The implementation of the equity plan was profound in raising student achievement. A significant outcome was the empowerment of all factions at the school. Hoover staff learned that the hard work and good intentions of individuals cannot override systemic barriers to achievement. The courage of the principal and the staff to ask for help produced a school of confident, academically competitive scholars.
California schools serve many vulnerable students. Adults who believe that education is the gateway to future success in college and careers work in every school and district. Similarly, every student is entitled to the best education offered anywhere, regardless of background. Students should graduate with every option available to them, including that of attending a university right out of high school. Sadly, this is not the current reality everywhere in California.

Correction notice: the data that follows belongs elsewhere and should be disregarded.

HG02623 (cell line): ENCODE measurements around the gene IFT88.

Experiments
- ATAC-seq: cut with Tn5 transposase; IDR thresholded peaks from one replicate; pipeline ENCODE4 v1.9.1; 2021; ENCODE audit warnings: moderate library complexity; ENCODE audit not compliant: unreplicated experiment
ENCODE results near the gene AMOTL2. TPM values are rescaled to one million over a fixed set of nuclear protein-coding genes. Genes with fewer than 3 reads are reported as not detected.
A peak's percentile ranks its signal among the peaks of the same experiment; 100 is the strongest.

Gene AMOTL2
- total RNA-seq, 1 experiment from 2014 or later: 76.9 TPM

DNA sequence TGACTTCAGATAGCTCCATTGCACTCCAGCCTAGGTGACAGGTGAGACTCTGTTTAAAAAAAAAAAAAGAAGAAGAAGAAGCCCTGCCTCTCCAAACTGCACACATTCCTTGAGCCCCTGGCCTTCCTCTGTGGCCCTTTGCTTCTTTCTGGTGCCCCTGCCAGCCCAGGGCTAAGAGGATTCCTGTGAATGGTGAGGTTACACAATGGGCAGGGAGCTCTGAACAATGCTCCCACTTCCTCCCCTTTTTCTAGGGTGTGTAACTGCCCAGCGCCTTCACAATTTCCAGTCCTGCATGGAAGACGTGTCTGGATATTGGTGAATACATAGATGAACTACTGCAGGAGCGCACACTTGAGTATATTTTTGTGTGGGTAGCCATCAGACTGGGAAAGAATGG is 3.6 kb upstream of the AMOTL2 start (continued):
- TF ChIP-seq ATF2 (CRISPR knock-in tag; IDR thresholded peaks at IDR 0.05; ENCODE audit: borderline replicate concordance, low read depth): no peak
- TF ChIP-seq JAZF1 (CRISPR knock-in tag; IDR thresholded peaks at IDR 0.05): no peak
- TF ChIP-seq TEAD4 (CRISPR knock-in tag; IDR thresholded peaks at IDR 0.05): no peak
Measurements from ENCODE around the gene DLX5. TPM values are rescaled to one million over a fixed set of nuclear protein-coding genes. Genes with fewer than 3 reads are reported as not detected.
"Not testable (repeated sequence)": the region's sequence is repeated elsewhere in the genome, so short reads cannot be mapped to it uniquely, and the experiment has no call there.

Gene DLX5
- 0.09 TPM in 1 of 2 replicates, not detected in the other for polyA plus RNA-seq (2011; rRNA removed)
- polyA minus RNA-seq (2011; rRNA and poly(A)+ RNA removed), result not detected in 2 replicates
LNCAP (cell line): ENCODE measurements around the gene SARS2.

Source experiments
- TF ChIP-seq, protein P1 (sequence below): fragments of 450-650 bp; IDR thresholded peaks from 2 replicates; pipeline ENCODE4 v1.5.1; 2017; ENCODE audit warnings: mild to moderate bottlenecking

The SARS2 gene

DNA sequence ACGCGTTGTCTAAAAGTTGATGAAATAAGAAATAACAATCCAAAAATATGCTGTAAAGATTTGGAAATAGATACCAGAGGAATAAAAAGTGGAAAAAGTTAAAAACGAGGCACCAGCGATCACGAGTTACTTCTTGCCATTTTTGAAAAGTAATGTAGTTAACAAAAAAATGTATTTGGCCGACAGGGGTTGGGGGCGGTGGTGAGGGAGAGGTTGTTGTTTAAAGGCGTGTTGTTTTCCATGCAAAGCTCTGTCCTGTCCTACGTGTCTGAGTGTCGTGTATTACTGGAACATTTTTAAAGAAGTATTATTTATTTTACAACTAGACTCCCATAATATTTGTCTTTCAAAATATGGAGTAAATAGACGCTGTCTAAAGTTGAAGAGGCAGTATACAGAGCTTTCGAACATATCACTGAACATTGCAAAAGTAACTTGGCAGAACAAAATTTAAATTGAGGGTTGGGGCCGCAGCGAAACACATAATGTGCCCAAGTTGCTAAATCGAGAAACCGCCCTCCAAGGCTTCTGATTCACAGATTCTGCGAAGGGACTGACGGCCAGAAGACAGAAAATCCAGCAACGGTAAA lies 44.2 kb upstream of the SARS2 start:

Shattering inequities requires both equity heart and equity know-how — with a systems lens. For those schools and district that have both, please share your results and lessons. They serve to inspire others. For those educators who are champions of equity and have tried everything you know to do without the desired results, ask for help. The opportunity to change lives and entire communities is immense, and the know-how does exist. Just ask!
Robin Avelar La Salle earned her PhD in education from Stanford University and is the co-founder and CEO of Principal’s Exchange (now known as Orenda Education), a technical assistance organization with 20 years of history partnering with schools and districts that serve struggling students. Ruth Johnson is professor emeritus at Cal State LA and the author of several books including Data Strategies to Uncover and Eliminate Hidden Inequities: The Wallpaper Effect (with co-author Dr. Avelar La Salle) and Using Data to Close the Achievement Gap. Their latest book entitled Shattering Inequities: Real World Wisdom for School and District Leaders, will be released in January 2019. This article originally appeared in California Schools magazine, a publication of CSBA.